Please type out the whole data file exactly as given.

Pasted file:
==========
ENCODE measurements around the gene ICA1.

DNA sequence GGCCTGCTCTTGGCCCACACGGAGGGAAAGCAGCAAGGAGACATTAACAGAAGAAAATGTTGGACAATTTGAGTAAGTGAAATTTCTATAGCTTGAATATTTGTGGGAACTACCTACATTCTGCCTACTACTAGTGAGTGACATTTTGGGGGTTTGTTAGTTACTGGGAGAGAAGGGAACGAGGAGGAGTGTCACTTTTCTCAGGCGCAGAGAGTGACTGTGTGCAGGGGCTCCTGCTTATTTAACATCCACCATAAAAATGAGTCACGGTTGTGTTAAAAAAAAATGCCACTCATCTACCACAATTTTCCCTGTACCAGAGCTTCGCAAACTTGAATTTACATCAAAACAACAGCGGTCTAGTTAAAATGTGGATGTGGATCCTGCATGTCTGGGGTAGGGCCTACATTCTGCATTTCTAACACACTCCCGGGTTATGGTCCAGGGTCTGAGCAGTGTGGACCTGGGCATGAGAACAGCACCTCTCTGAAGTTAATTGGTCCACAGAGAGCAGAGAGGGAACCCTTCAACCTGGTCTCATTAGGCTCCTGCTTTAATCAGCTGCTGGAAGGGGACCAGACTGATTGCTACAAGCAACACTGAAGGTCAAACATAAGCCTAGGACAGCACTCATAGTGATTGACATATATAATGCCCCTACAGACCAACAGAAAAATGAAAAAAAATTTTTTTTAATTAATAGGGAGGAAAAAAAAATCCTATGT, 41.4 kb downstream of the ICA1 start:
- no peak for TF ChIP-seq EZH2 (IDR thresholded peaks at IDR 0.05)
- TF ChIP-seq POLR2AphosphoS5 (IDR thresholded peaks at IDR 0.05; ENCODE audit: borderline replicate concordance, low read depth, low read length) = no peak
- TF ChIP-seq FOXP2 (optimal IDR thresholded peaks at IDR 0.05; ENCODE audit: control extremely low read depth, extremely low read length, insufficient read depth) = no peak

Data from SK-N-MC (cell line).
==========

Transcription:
ENCODE measurements around the gene ICA1.

DNA sequence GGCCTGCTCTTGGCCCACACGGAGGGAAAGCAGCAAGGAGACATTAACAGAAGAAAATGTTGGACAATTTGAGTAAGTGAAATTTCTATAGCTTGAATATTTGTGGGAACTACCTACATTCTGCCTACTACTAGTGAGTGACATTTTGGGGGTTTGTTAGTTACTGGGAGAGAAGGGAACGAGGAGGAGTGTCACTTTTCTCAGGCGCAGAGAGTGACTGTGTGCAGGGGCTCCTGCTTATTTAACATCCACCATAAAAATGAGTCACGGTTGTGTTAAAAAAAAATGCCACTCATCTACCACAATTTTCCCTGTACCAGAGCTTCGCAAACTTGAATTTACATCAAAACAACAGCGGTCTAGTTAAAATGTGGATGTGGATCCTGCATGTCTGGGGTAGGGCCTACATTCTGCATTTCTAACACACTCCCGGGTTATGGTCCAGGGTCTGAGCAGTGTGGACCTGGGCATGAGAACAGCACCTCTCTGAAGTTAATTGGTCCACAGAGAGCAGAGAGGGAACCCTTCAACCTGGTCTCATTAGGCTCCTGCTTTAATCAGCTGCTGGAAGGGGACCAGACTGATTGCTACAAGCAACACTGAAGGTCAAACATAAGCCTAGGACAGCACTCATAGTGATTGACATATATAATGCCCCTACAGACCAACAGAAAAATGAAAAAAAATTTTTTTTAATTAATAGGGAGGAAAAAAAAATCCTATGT, 41.4 kb downstream of the ICA1 start:
- no peak for TF ChIP-seq EZH2 (IDR thresholded peaks at IDR 0.05)
- TF ChIP-seq POLR2AphosphoS5 (IDR thresholded peaks at IDR 0.05; ENCODE audit: borderline replicate concordance, low read depth, low read length) = no peak
- TF ChIP-seq FOXP2 (optimal IDR thresholded peaks at IDR 0.05; ENCODE audit: control extremely low read depth, extremely low read length, insufficient read depth) = no peak

Data from SK-N-MC (cell line).